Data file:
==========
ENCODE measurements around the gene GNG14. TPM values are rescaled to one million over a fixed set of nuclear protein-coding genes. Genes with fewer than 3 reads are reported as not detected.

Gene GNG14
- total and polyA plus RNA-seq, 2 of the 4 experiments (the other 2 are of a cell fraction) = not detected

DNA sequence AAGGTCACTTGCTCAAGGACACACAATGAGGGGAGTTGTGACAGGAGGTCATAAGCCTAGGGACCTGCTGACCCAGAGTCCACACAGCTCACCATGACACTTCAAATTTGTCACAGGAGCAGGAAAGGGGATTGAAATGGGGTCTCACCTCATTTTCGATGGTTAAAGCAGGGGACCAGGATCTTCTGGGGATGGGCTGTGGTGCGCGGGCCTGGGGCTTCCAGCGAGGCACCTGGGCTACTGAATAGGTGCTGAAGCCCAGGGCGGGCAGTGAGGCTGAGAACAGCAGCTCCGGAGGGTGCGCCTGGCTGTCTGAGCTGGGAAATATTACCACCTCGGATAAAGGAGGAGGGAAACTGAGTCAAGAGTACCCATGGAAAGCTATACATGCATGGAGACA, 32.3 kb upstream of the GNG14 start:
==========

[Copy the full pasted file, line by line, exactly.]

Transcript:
ENCODE measurements around the gene GNG14. TPM values are rescaled to one million over a fixed set of nuclear protein-coding genes. Genes with fewer than 3 reads are reported as not detected.

Gene GNG14
- total and polyA plus RNA-seq, 2 of the 4 experiments (the other 2 are of a cell fraction) = not detected

DNA sequence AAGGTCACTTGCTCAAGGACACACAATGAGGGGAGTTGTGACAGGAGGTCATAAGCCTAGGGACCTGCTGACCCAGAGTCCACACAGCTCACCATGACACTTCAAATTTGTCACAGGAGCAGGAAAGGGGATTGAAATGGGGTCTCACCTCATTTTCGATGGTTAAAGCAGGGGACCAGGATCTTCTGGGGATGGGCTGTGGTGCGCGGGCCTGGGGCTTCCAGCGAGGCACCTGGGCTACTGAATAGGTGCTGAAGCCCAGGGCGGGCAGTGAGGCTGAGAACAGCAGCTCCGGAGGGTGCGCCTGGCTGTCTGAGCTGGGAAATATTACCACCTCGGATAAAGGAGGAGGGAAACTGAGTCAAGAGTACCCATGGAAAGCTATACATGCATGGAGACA, 32.3 kb upstream of the GNG14 start: